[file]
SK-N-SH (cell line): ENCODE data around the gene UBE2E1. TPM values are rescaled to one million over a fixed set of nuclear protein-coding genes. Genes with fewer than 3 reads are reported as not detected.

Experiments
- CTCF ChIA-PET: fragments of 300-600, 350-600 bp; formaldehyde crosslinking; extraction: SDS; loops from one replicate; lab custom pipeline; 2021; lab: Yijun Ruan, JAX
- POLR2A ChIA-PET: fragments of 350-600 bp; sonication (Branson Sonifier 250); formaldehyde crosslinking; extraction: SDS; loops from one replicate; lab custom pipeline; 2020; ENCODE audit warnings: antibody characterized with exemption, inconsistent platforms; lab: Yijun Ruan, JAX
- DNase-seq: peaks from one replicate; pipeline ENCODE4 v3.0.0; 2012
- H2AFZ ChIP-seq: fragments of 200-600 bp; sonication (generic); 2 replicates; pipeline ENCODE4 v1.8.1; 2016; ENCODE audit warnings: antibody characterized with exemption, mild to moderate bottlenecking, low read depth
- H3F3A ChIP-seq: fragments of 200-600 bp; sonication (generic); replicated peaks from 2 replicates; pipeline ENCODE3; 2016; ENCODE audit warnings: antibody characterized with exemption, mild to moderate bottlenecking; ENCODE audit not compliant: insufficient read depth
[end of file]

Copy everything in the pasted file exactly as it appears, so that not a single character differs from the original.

SK-N-SH (cell line): ENCODE data around the gene UBE2E1. TPM values are rescaled to one million over a fixed set of nuclear protein-coding genes. Genes with fewer than 3 reads are reported as not detected.

Experiments
- CTCF ChIA-PET: fragments of 300-600, 350-600 bp; formaldehyde crosslinking; extraction: SDS; loops from one replicate; lab custom pipeline; 2021; lab: Yijun Ruan, JAX
- POLR2A ChIA-PET: fragments of 350-600 bp; sonication (Branson Sonifier 250); formaldehyde crosslinking; extraction: SDS; loops from one replicate; lab custom pipeline; 2020; ENCODE audit warnings: antibody characterized with exemption, inconsistent platforms; lab: Yijun Ruan, JAX
- DNase-seq: peaks from one replicate; pipeline ENCODE4 v3.0.0; 2012
- H2AFZ ChIP-seq: fragments of 200-600 bp; sonication (generic); 2 replicates; pipeline ENCODE4 v1.8.1; 2016; ENCODE audit warnings: antibody characterized with exemption, mild to moderate bottlenecking, low read depth
- H3F3A ChIP-seq: fragments of 200-600 bp; sonication (generic); replicated peaks from 2 replicates; pipeline ENCODE3; 2016; ENCODE audit warnings: antibody characterized with exemption, mild to moderate bottlenecking; ENCODE audit not compliant: insufficient read depth